' and acquaint him therewith, being very ready, 

* according to the Orders he fhall receive from his 

* Excellency, to perform his Duty to the Parlia- 

* inent. In the mean Time we are not in a Ca- 
' pacity to difcharge your Commands, and hope 

* you will not expect that which is not in the 

* Power of 

Tour Lord/tip's bumble Servant, 


A Letter from Sir Thomas Fairfax was alfo read, 
addreffed to the Speaker of the Koufe of Peers, 
concerning a Complaint made by the Scots Com- 
miflioners of the intercepting a Packet of theirs by 
the Army. 

My Lord) TJxbridge^'Jiine 29, 1647. 

T Can aflure your Lordfhip I am altogether ig- Another from 
* norant of feizing the Packet between Hun- F^irfax^ncem, 
tingdon and Stilton, which was going to Scotland ing the'feizing a 
from the Scots Commiffioners ; neither was it Packet of tlie 
ever brought to the Head -Quarters that I could goners. " 
hear : Had I known of any fuch Thing, I fhould 
not have let it pafs, without making the Ac- 
tor in fo foul a Bufmefs an Example. I fhall be 
very careful, as much as in me lies, that none of 
the Army under my Command fhall offer any 
Interruption to the Intercourfe of Packets be- 
tween the Kingdom of Scotland and their Com- 

* miffioners at London ; and fhould be very loath to. 


44 *?be Parliamentary HISTORY 

An. 13 Car. I. < be an Occafion of a Breach of the good Corre- 
' fpondency betwixt the two Nations. 

* About a Week fince there happened a Bufi- 
' nefs at Ware^ which perhaps is the Thing iij- 

* tended in your Letter : There came one to the 
' Guard, who, being examined, faid firft he was 

* going to Scotland. Being defired to produce his 
' Pafs, it was only from Major-General Webb^ to 

* go to Royjton. Then being demanded whither 

* he was to go ? he faid, To Newmarket to Mr. 

* Maxwell. Lieutenant-Colonel Jubb being then 

* upon the Guard, and finding him in feveral 

* Stories, fent him, with two Troopers, to the 

* Head-Quarters at St. Albarfs^ with a Bundle of 

* Papers, fealed up in a blank Paper, without any 

* Direction at all ; neither had he any Pafs from 

* the Commiffioners of Scotland \ yet he no fooner 
' came to the Head-Quarters but he was permit- 
' ted to go to Newmarket accordingly, with the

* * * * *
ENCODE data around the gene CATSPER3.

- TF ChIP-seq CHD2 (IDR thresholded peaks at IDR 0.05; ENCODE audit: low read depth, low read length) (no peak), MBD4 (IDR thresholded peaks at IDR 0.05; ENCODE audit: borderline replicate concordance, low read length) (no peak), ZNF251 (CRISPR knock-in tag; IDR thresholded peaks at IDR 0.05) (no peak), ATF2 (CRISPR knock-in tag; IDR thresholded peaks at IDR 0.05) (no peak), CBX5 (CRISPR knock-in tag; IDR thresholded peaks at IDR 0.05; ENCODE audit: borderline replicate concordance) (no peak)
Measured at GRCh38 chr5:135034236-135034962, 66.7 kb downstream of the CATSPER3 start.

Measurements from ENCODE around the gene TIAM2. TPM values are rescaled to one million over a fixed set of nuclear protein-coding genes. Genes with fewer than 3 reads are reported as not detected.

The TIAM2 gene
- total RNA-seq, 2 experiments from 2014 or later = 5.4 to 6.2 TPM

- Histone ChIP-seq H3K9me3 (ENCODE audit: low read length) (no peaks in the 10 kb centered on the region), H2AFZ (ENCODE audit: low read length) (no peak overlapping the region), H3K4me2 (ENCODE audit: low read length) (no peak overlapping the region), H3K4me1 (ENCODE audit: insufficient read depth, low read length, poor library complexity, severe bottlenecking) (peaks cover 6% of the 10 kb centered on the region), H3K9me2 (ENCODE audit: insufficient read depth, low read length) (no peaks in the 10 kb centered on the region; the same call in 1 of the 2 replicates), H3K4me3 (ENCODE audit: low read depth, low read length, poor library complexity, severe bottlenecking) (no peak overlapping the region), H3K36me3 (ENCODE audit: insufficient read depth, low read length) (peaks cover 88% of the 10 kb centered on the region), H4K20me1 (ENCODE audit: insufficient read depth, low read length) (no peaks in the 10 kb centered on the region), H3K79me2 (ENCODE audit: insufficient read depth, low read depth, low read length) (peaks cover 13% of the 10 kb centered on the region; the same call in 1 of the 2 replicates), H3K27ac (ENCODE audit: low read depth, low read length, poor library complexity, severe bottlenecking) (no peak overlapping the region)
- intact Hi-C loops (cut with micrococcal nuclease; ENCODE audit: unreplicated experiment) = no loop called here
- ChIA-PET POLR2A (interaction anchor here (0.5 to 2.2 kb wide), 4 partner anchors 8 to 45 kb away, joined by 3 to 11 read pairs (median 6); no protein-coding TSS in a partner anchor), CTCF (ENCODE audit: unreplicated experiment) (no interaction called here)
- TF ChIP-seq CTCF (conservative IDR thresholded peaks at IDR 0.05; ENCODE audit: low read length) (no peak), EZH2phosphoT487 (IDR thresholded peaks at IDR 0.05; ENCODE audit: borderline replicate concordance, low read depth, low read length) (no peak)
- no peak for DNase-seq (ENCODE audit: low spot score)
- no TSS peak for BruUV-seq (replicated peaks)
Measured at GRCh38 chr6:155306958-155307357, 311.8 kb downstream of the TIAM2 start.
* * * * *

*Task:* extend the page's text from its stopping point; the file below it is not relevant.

* Bundle of Papers he had with him. I thought 
' fit to mention this Particular, left there fhould 

* be a Mifconft ruction had thereof. This being 

* all I have to trouble your Lordmip with, I re-. 

* main 

Your Lord/hip's mnjl bumble Servant^ 


A Letter from the Earl of Nottingham was read, 
addreffed, as ufual, to the Speaker of the Houfe of 

Uxbridge, June 29, 5647. 
May it phafe your Lordjbip^ 
Mote Letters and \\7 E ^ ave received yours, dated Yefterday, 

ni * W ' th thC V teS f b th H ufeS inclofe ^ 

"- * That no Officers or Soldiers fhould leave the Ar- 
and the * my without the General's Leave, and of the 
t Houfes owning the Army and providing for it. 
' We have this Morning communicated them to 

* Sir Thomas Fairfax ; and took that Occzfion to 

* move him that the Bunefs of the Treaty may 

* be 

c/* ENGLAND. 45 

be put into a Way, and the Head-Quarters to be An. a^ 
removed at a further Diftance from London j both 
e which the General told us {hould be taken into 
fpeedy Confideration, and that he would give us 
an Account of their Refolutions with all Conve- 

* niency. I am, 

My Lord, 

Tour humble and faithful Servant, 

Next was read another Letter from the Commif- 
fioners of Parliament refiding with the Army. 

WiMam, June 29, 1647. 

It pleafe your Lordjhip, 

N the Way from this Town to TJxbridge, this 
Afternoon about Six o'Clock, we received 

* this inclofed Paper by a Meflenger from the Ge- 
' neral, which we thought ourfelves in Duty obliged 

* to fend your Lordfhip, and reft 

Your Lordjhip's bumble Servants, 


The Paper fent by General Fairfax to the Earl 
f Nottingham and the Lord IVkarton. 

Uxbridge, June 29, 1647. 

My Lords and Gentlemen, 

* T3 Y the Votes you were pleafed to commu- 

* JD nicate to me this Morning, I find the Par- 

* liament hath taken into their Confideratioh thofe 

* Proportions of the Army, which necefTariFy cra-